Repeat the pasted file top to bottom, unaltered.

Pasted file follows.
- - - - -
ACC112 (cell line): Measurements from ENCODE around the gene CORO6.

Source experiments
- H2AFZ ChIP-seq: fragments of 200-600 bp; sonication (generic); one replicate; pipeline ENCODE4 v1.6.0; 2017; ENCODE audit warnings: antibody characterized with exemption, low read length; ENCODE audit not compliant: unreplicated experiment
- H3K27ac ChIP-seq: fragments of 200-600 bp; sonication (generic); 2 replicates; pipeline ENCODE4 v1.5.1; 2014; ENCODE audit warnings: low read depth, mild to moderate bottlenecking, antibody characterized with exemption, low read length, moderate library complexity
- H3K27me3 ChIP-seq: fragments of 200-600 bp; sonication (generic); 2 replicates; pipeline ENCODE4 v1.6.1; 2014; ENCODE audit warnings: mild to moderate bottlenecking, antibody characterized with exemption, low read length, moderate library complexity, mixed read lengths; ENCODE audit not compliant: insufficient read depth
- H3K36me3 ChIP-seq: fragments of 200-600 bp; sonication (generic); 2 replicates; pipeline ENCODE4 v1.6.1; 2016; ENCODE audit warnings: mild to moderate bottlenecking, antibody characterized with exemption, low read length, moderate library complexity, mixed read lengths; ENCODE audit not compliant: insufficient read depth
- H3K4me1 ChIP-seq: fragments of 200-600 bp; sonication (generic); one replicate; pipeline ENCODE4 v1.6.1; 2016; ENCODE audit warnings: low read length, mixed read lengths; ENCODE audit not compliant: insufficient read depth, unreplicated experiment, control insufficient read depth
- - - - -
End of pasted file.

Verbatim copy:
ACC112 (cell line): Measurements from ENCODE around the gene CORO6.

Source experiments
- H2AFZ ChIP-seq: fragments of 200-600 bp; sonication (generic); one replicate; pipeline ENCODE4 v1.6.0; 2017; ENCODE audit warnings: antibody characterized with exemption, low read length; ENCODE audit not compliant: unreplicated experiment
- H3K27ac ChIP-seq: fragments of 200-600 bp; sonication (generic); 2 replicates; pipeline ENCODE4 v1.5.1; 2014; ENCODE audit warnings: low read depth, mild to moderate bottlenecking, antibody characterized with exemption, low read length, moderate library complexity
- H3K27me3 ChIP-seq: fragments of 200-600 bp; sonication (generic); 2 replicates; pipeline ENCODE4 v1.6.1; 2014; ENCODE audit warnings: mild to moderate bottlenecking, antibody characterized with exemption, low read length, moderate library complexity, mixed read lengths; ENCODE audit not compliant: insufficient read depth
- H3K36me3 ChIP-seq: fragments of 200-600 bp; sonication (generic); 2 replicates; pipeline ENCODE4 v1.6.1; 2016; ENCODE audit warnings: mild to moderate bottlenecking, antibody characterized with exemption, low read length, moderate library complexity, mixed read lengths; ENCODE audit not compliant: insufficient read depth
- H3K4me1 ChIP-seq: fragments of 200-600 bp; sonication (generic); one replicate; pipeline ENCODE4 v1.6.1; 2016; ENCODE audit warnings: low read length, mixed read lengths; ENCODE audit not compliant: insufficient read depth, unreplicated experiment, control insufficient read depth